Question: For 2 -1/2 years, I have been bitten by what I just found out are mites. I am being treated by a dermatologist. I live in public housing across from Kaneohe District Park and found out recently that the mites apparently are coming from property that belongs to the Hawaii Housing Authority, which sits between a fence and my yard. On the opposite side of a river is a section that belongs to the city. The city will be clearing out that section soon because of complaints of mites from residents. I'm afraid the mite problem will get worse once the city clears their section. Can't HHA work together with the city to clean out the trees and brushes about the same time?
Resident has a
mitey big problem
Answer: The Housing and Community Development Corp. of Hawaii (formerly Hawaii Housing Authority) received one complaint about mites around the middle of last year, said spokesman Russell Nanod.
Based on that complaint, it asked the Department of Health to check the area around the Koolau Village. The Health Department found no mites, Nanod said.
Based on Kokua Line's query, Nanod said he checked with the city and was told that it would be chopping down Formosan koa trees across the street from Kaneohe District Park, probably within the next few weeks.
There was speculation that mites could be in the pods of the Formosan koa trees, but that's not the reason the trees are being cut, Nanod said. The problem is that roots from those trees "are cracking residential patio floors and may jeopardize private swimming pools." Tree branches also were clogging the river channels, he said.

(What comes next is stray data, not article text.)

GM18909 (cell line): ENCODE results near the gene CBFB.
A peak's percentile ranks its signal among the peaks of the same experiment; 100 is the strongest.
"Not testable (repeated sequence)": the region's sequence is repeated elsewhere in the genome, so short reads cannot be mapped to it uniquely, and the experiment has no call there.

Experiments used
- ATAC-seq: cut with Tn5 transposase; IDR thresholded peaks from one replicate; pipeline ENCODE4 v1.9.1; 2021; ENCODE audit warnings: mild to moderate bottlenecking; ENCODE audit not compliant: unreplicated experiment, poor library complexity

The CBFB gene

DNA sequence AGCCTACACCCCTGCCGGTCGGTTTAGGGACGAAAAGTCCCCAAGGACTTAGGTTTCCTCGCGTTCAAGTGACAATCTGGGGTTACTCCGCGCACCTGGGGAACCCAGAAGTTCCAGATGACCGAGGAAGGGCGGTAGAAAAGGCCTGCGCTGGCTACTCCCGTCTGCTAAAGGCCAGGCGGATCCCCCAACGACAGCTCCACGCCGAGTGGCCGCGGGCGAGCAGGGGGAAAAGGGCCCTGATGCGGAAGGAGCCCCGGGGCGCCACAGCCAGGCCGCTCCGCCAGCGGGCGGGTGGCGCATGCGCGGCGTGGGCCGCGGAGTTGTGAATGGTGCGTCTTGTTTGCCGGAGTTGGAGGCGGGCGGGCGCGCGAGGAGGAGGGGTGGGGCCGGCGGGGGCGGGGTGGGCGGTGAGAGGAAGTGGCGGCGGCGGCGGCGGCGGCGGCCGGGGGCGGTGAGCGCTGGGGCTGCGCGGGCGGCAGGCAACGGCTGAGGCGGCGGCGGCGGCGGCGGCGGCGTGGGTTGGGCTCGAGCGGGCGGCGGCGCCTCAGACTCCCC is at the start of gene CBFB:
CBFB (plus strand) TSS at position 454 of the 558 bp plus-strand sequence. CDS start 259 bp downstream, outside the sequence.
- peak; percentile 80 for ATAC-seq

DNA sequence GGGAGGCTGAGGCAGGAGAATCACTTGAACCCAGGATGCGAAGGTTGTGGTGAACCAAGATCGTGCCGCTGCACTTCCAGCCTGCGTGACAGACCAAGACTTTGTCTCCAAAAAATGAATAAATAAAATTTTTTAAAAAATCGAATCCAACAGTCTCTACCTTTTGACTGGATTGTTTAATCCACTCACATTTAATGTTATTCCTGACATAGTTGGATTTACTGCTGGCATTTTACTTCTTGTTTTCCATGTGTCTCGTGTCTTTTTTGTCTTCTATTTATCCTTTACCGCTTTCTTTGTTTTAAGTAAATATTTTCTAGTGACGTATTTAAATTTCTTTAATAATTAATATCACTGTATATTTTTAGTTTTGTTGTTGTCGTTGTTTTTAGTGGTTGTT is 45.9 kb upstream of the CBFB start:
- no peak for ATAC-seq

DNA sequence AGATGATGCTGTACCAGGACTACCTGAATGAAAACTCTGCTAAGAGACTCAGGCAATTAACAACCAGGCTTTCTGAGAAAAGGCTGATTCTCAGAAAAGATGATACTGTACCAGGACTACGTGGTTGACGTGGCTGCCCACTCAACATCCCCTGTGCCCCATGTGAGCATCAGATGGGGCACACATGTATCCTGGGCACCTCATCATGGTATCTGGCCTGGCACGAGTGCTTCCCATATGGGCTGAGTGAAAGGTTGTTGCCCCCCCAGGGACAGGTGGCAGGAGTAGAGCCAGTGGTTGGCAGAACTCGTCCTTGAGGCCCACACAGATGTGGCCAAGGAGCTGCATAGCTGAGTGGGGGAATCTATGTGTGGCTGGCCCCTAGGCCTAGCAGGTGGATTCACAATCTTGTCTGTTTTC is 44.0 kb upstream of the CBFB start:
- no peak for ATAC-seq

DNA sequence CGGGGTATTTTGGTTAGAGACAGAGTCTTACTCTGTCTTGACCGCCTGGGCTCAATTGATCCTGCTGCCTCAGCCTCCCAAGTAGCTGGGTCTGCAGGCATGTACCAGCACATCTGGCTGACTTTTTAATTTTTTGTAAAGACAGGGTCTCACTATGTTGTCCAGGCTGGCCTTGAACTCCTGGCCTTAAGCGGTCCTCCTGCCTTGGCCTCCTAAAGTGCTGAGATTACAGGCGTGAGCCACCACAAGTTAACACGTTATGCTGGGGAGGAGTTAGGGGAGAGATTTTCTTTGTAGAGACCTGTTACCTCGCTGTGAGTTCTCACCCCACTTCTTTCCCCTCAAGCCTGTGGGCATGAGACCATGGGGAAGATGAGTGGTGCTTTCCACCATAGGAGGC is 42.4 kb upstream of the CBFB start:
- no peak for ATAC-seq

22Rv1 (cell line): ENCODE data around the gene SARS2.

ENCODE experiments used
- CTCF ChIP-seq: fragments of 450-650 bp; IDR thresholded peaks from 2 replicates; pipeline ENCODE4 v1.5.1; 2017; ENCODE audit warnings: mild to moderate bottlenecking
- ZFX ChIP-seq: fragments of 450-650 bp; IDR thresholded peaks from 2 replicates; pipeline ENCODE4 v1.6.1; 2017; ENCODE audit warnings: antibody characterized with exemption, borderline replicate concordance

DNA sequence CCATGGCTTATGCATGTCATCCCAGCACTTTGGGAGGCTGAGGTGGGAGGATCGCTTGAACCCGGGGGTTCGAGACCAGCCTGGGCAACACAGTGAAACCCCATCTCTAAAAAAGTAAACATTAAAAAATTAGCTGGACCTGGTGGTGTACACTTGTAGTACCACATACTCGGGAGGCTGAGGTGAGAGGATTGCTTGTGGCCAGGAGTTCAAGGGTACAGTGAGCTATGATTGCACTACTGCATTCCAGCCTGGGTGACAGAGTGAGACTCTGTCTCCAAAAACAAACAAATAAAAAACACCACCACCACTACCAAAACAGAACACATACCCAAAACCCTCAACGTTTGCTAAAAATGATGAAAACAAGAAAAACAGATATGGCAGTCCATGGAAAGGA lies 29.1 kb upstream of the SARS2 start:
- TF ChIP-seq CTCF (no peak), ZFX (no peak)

Nanod said he asked if the city was experiencing any mite problems and was told it hadn't received any complaints.
Based on all this, no further action would be taken on your complaint.
"We don't want to spray any unnecessary chemicals because that might cause other problems," Nanod said.
If you continue to experience a problem, he suggested calling state vector control at 831-6767.
MahaloOn March 20, I lost a set of keys at Kahala Mall. Mahalo to the honest person who turned them in to security. It really saved me much headache and worry. -- S. Umada
AuweI'm a person who has to use the roads every day, morning, noon and night. I have followed many older people driving extra slow, holding up traffic, going from one lane to another as if no one else is on the road and using their brakes like there is no tomorrow. I have even followed them to their destination and asked if they need help. I would gladly drive them around for safety reasons. That said, they have no one to drive them about. Older people should have to take a test before renewing their license because it is too dangerous for them on the road. -- Kim
(Many states, including Hawaii, require older drivers to renew their licenses more frequently than other drivers, but very few require road tests or medical exams because of age. In Hawaii, drivers 72 and older must renew their licenses every two years.)
MahaloTo officer Ben Mahi for his speedy response to an emergency and heroic attempt to save human life. It was a heartwarming experience and my heartfelt gratitude goes out to the police department. -- No name
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